After making the plans for the walk I sat on a strip of grass by the boardwalk and ate some lunch (I carry around some groceries to save money and eat large amounts of PB&J sandwiches). The mountains silent in the distance, the bay with sailboats bobbing around. I talked briefly with an American girl, then started walking to the campsite where I would stay. I got about halfway there and a kind local took pity on me (I must look pretty ridiculous with the amount of stuff I carry) and drove me another 5 minutes to the campsite. Don't worry that's the only hitch-hiking I've done. I set up my tent and just relaxed for a while. A guy who has a huge bus came over and said Hi and remarked how insanely small my tent is, which is true, it's tiny.
The Big Day, or one of them.
Last night I had a very hard time sleeping, literally. It's near impossible to sleep comfortably or even at all when you can feel the hard ground underneath you pressing on your hip-bone and arm. Oh well. I lugged all of my earthly posessions to the water taxi location this morning. I left a bag there of stuff I won't need for the trip and they will drop off my backpack and camping gear at my campsite tonight and then I can leave it there in the morning for them to pick up again. I don't think I would want to do the walk if I had to carry my backpack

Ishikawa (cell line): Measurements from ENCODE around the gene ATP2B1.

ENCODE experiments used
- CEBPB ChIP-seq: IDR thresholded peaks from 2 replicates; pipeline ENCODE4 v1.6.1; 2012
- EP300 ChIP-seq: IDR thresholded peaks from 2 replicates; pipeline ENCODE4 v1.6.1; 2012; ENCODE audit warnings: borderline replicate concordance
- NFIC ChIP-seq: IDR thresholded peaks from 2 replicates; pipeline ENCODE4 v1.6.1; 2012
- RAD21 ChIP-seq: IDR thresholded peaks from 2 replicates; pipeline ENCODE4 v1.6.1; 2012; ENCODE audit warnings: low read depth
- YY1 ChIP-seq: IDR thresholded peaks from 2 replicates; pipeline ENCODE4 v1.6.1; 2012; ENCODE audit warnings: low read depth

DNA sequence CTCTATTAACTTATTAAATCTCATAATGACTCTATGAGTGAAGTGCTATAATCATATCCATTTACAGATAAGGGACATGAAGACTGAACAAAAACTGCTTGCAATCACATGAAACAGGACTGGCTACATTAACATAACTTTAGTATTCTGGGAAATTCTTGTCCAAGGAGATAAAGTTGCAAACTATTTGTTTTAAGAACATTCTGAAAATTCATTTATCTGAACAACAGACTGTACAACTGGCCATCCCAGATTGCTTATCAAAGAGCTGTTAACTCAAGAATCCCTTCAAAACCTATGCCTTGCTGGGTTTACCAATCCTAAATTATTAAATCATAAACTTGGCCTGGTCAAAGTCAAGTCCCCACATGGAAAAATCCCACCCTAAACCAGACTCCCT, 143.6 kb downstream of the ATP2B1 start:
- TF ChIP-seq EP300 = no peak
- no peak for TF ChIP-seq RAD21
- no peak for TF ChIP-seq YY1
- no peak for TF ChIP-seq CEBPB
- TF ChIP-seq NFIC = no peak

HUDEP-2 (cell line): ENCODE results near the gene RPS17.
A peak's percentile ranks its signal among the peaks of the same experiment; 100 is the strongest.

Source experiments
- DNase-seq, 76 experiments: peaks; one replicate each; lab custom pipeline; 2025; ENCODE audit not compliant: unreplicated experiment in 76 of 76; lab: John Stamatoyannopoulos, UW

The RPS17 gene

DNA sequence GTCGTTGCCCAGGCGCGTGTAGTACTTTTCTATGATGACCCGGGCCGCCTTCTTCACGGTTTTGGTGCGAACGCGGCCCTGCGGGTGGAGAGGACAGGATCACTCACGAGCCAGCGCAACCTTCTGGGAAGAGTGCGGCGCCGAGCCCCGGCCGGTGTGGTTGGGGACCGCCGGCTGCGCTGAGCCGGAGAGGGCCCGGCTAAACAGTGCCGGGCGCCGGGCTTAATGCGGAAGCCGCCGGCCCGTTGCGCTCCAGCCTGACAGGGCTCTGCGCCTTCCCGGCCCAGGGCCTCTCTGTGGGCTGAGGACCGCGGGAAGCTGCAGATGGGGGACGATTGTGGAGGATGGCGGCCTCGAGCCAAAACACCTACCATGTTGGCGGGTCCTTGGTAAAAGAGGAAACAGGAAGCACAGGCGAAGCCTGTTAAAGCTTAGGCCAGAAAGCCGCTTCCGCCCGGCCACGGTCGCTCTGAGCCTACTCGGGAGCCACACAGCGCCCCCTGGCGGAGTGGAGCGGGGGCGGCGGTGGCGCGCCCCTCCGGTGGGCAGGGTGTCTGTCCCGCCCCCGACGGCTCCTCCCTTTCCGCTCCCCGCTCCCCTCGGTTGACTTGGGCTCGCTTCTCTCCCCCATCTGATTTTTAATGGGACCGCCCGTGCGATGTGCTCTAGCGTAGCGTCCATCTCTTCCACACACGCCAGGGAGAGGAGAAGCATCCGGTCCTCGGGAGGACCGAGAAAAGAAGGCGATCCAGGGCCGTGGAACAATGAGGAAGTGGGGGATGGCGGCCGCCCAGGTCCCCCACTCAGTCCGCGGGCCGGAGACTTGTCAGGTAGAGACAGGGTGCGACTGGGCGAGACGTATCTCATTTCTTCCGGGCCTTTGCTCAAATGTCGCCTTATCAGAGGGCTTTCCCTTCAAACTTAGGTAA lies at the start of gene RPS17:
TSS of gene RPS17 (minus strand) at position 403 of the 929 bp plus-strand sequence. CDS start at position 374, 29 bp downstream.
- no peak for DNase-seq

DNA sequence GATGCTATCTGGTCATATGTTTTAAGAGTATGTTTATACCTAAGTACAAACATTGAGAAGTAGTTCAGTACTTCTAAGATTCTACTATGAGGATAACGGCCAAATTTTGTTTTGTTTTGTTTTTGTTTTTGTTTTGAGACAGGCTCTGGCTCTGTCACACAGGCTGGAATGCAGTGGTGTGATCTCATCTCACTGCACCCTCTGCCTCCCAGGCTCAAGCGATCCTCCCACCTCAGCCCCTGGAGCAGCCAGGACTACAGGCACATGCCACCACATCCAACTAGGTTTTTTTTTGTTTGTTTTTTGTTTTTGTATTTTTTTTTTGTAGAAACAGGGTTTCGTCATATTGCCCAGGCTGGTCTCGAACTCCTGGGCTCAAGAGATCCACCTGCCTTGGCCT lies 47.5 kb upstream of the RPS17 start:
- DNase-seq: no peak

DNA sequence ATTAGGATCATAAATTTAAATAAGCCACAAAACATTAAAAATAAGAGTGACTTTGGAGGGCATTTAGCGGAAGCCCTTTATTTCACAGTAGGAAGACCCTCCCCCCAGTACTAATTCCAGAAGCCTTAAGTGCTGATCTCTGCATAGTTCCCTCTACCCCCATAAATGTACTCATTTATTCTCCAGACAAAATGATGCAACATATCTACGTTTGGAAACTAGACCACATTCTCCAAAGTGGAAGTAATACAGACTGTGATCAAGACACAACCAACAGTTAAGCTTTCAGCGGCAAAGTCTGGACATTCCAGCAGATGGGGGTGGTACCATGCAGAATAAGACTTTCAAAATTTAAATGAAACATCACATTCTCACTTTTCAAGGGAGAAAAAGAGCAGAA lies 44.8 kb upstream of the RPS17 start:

. I enjoy the challenge of the walk but I also want to enjoy it. The guy at the water taxi place reassured me that I can do the distance I planned in two days, no problem. Even though it's longer than the Tongariro Crossing it is easier terrain. The water taxi place also had a sleeping mat for me to borrow so I don't have to sleep on the deflated mat of mine, sweet.
It's been raining or rather sprinkling this morning but it's supposed to clear up and already the sun is poking out....
April 19th, hiked the trail for two days, now leaving Picton
My fleece is so dirty and sweaty I don't mind lying it on the ground so I can sit on it and write while I wait for the ferry to port. I'm keeping my eles peeled for the bring green kiwi Experience bus so I can find my new group and head to Nelson. I'm glad that I did some research on my own and didn't just rely on the activities they try to sell you (they are biased after all since they most definitely get a kickback from all the business they create). My girlfriend back in Melbourne Suzy suggested the track and said it was easy to hike alond. The actual track was 71 kilometers and they suggested 3-5 days to complete it. I chose the track because you are able to do as little or as much as you want and they transfer your pack for you